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the director -- named Jang Hyun-seong(22)

Time:2018-03-08 00:04Shoes websites Click:

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Unfortunately, even a superbly gifted chef like Jang could not keep all these ingredients stewing for two hours without spoiling the taste. Around the start of the final third of the movie, Murder begins to lose its bearing. The set-up of a reality TV show shooting the murder investigation live loses its satirical edge when a shaman (and her cute little-girl assistant) is invited to the studio and attempts to contact the spirit of the dead woman (Haven't we seen this already in One Missed Call-- and frankly done much better?). And Cha Seung-won's Portrait of Jenny-like obsession with the murder victim goes nowhere: the ending that should have packed a wallop is instead merely quaint, in comparison to the giddy flow of energy that carried the viewers through the film's first half.

The biggest reason to see this film -- and it certainly stands up to repeated viewings, despite its lame conclusion -- is the array of amazing performances culled from its huge cast. Jang's approach is almost precariously democratic: he provides a space for an aria-like showcase to nearly every single supporting player, right down (literally) to a gas station attendant. For the most part, this daring strategy works beautifully: Murder, Take One is a veritable glutton's delight for connoisseurs of good acting. Just a few random highlights include: the super-veteran Shin Ku as the police chief "explaining" the complexity of the concept of murder to the thoroughly befuddled prosecuting attorney played by : a verbal duel between theater actress Jang Young-nam playing a steel-pike-wrapped-in-velvet law-woman and the insolent suspect Park Jung-ah (the lead singer from the rock group Jewelry): Hwang Jeong-min (Sun-yi from Save the Green Planet) as a blind masseur casually dropping an important clue in Cha's lap.

Unequivocally stunning is an early polygraph interrogation scene between Cha and in the role of the major suspect. This is possibly the most creative use of the polygraph machine as a prop I have ever seen in a movie. Shin's performance in this sequence is absolutely riveting, although his character arc has a rather disappointing resolution. (I would have loved to see Cha and Shin go the route of Sean Connery and Ian Carmichael in Sidney Lumet's The Offence)

And did I mention that the movie is drop-dead funny? It has probably the wittiest and drollest dialogue among all Korean films made in 2005. Regrettably, my prognosis is that about 30% of the film's verbal comedy is simply untranslatable. To cite one example, , a regular in Jang Jin production, makes a cameo appearance here as a doltish gangster named Kkureogi. The English subtitles on the DVD render it as "Bully," but it's not quite. Kkureogi is someone who doesn't know when to stop: Simsool-kkureogi, thus, is a grouch or an ass, and jam-kkureogi is a sleepyhead. But knowing a more accurate meaning of the word does not necessarily help a non-Korean appreciate why calling a burly gangster Kkureogi is so darn funny. This issue remains a challenge for fans of Jang Jin, who are hoping that more non-Koreans will come to appreciate his quirky output.

In the final analysis, Murder, Take One is a worthy addition to Jang's filmography, warts and all. The fact that it is ultimately less than sum of its parts, and not as sneakily insightful as Someone Special or as spectacularly well-constructed as Dongmakgol, does not make it any less fascinating.      ()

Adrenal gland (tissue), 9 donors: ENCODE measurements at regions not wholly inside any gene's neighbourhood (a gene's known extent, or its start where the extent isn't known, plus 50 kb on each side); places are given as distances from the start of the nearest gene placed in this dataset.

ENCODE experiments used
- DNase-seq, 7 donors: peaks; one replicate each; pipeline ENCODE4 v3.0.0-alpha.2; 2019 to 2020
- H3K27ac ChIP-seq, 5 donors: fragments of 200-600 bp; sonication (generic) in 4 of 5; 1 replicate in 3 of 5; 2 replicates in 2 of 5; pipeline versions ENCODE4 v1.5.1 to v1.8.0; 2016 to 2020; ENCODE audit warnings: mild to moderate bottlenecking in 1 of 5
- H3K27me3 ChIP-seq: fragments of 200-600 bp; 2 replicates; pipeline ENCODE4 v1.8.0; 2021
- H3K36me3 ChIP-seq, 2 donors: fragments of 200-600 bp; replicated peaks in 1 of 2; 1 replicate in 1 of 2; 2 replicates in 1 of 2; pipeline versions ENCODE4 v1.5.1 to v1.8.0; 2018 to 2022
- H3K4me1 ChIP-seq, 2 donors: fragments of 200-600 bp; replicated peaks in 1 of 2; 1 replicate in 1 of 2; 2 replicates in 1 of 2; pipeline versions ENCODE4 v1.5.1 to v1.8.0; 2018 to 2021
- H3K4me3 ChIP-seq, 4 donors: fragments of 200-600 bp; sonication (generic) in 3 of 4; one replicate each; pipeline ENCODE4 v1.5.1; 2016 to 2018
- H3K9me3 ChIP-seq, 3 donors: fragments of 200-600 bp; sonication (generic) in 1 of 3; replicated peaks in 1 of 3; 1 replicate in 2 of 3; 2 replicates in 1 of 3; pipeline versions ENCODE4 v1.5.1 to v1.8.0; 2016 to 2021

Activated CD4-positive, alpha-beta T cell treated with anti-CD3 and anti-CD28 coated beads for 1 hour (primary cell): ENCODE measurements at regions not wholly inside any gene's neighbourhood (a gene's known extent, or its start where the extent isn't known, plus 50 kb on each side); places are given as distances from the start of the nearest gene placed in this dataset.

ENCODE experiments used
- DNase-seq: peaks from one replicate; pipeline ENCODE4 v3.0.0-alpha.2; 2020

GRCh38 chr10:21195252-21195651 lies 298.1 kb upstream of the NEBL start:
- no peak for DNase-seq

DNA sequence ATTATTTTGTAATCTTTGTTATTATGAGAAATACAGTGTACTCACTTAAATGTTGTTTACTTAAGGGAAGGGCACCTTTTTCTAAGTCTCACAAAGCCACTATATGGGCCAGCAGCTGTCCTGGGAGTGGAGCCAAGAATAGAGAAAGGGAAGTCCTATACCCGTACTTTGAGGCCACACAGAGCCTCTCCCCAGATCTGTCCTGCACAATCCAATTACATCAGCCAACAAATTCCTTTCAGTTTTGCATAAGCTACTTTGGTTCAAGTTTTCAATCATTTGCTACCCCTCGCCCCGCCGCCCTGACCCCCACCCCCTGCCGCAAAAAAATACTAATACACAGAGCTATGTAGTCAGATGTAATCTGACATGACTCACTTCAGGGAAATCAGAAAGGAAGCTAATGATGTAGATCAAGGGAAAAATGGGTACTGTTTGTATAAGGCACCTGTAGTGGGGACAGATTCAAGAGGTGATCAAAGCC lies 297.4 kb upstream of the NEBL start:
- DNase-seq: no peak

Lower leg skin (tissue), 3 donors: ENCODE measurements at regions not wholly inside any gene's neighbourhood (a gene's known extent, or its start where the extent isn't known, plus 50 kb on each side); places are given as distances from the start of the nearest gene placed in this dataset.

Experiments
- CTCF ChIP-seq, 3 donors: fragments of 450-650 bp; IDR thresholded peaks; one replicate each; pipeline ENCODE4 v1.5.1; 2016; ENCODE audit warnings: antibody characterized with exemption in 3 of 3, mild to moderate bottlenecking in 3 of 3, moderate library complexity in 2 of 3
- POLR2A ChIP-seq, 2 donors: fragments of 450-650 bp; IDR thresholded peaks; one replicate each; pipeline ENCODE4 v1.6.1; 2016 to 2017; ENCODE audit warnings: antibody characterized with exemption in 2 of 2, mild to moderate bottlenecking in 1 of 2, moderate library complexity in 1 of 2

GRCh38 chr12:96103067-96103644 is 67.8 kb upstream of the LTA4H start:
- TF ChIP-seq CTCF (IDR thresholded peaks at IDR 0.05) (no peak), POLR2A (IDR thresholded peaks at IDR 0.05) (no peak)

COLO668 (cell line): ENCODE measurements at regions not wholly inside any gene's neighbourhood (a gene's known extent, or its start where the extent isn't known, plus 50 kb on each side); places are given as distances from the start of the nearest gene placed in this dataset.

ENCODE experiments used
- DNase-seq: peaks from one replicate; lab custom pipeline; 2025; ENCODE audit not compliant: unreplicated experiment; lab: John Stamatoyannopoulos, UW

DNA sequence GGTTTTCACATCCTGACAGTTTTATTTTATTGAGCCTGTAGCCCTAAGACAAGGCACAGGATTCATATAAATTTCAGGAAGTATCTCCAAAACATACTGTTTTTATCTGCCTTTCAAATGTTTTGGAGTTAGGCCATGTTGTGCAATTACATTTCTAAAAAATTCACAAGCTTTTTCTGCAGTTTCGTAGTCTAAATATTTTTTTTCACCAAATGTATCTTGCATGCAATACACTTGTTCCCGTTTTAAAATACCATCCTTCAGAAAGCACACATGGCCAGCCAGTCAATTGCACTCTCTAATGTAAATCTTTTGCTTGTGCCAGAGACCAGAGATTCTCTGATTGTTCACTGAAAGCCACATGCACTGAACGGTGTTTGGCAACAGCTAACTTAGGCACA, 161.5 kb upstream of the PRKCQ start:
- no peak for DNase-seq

The Wig

Su-hyeon (Chae Min-seo) suffers from leukemia. Her elder sister Ji-hyeon (Yu Seon), a glass sculptor who has lost her voice due to a strange accident, presents her with a gift to enhance her self-image and perhaps boost her hopes for the future: a wig. Su-hyeon indeed finds her health and outlook in life improving, after donning the wig. However, her personality seems to go through a subtle transformation as well, especially in her attitude toward Ji-hyeon's fiance Ki-seok (Moon Soo). When her friend who "borrows" the wig commits suicide under horrible circumstances, Ji-hyeon becomes convinced that the wig is cursed.

The Wig

For the first two-thirds of its running time, The Wig is pretty engaging. Director Won Sin-yeon, who made the award-winning short Bread and Milk, takes time in setting up the relationship between the sisters and building up the atmosphere of dread and despair. (Some requisite shock scenes such as a bathroom suicide were probably added for obligatory reasons, as they are frankly the least interesting parts of the film) The cursed wig, which sounds like a supremely silly premise for a horror film (and an excuse to indulge in "long black hair ghosts" popping up everywhere), is actually deployed quite effectively. The mere sight of the clump of shiny, flowing black hair silently falling to the floor, or appearing to wave its strands in mid-air as if posing for a camera, is creepy enough without any sledgehammer sound effects. The film is also helped by sincere but restrained performances from the two female leads. Chae Min-seo, rather unremarkable in macho epics The Champion and Japan-made Aegis, is quite good as a young leukemia patient facing the prospect of death and unwilling to let go the newfound vitality the wig has granted her. Yu Seon, a TV actress with only a small role in The Uninvited to her feature credit, is given the more difficult role of the mute older sister. She pulls it off in fine form, perhaps lack of vocalization an asset in this case, as was so for Holly Hunter in The Piano.

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